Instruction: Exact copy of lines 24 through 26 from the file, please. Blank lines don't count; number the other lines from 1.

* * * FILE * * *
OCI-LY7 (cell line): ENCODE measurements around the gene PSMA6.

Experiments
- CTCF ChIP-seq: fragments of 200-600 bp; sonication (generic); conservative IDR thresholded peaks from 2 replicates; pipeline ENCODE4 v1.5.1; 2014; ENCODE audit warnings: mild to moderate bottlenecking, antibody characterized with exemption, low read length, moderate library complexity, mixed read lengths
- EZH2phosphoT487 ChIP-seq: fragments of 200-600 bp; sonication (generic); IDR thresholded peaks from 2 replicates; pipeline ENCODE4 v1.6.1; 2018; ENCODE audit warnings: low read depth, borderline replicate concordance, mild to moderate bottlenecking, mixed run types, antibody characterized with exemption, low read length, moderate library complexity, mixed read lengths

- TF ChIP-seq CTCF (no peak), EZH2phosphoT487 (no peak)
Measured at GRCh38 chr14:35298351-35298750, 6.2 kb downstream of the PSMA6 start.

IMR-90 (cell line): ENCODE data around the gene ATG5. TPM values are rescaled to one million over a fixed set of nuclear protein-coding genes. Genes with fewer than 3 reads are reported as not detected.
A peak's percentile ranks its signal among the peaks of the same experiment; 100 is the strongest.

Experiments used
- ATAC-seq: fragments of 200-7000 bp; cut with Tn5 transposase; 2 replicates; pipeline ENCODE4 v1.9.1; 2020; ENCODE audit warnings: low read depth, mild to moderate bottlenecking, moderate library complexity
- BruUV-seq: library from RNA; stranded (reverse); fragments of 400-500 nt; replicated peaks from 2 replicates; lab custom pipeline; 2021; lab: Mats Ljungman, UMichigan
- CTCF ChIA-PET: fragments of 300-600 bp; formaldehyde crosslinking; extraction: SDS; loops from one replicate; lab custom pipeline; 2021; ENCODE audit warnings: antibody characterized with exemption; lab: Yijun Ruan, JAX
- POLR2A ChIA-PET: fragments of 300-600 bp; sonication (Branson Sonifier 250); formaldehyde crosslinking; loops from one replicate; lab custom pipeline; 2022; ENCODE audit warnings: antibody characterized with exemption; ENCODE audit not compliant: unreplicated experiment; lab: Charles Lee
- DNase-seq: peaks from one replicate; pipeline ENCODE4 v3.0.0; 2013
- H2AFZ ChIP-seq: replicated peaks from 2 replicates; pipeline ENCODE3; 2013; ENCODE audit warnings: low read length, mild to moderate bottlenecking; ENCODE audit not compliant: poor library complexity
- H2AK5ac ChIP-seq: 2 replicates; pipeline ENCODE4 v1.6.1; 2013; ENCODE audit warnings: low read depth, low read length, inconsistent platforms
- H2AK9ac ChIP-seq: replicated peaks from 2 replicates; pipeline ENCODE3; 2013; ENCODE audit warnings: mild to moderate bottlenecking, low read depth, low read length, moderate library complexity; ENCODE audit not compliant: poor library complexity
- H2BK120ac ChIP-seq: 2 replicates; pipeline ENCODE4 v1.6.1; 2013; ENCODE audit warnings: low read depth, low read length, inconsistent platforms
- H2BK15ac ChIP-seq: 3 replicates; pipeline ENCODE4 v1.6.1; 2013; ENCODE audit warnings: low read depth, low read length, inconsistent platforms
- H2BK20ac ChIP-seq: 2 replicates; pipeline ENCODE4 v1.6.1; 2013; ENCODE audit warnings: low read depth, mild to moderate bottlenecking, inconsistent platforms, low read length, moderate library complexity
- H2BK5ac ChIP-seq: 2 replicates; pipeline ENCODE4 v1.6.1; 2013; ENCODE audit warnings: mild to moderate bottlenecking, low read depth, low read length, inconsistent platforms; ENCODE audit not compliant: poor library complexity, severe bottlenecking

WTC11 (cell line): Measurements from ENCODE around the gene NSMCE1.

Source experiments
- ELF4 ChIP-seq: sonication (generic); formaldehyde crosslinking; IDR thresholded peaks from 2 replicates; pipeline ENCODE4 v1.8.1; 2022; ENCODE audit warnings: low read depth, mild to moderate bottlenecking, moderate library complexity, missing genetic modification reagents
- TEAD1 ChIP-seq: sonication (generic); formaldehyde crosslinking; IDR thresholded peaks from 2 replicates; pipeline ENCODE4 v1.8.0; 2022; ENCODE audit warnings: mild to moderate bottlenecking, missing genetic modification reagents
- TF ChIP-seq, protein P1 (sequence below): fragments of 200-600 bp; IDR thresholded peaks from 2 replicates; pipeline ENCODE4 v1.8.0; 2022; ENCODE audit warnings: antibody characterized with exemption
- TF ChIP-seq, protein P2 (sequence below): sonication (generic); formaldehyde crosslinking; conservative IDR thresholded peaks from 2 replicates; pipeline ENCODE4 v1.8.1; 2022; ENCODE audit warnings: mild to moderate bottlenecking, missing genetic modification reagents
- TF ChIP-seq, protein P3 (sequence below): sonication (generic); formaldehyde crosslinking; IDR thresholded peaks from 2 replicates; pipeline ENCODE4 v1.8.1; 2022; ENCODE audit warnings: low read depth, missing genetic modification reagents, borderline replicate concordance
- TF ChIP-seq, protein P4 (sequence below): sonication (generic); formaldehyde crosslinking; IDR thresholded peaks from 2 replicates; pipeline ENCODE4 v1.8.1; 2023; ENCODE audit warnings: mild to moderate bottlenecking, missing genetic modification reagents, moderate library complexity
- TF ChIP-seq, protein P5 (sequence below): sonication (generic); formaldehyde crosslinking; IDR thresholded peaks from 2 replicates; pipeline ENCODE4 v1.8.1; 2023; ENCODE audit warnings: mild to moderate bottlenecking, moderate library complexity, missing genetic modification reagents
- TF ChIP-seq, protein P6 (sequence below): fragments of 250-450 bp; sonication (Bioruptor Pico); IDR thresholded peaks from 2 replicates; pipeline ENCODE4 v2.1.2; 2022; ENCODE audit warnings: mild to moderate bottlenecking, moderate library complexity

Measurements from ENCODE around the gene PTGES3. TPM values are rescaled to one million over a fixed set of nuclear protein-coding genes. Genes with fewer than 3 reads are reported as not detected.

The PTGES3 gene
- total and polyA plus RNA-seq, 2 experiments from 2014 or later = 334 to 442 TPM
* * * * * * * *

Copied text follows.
- ELF4 ChIP-seq: sonication (generic); formaldehyde crosslinking; IDR thresholded peaks from 2 replicates; pipeline ENCODE4 v1.8.1; 2022; ENCODE audit warnings: low read depth, mild to moderate bottlenecking, moderate library complexity, missing genetic modification reagents
- TEAD1 ChIP-seq: sonication (generic); formaldehyde crosslinking; IDR thresholded peaks from 2 replicates; pipeline ENCODE4 v1.8.0; 2022; ENCODE audit warnings: mild to moderate bottlenecking, missing genetic modification reagents
- TF ChIP-seq, protein P1 (sequence below): fragments of 200-600 bp; IDR thresholded peaks from 2 replicates; pipeline ENCODE4 v1.8.0; 2022; ENCODE audit warnings: antibody characterized with exemption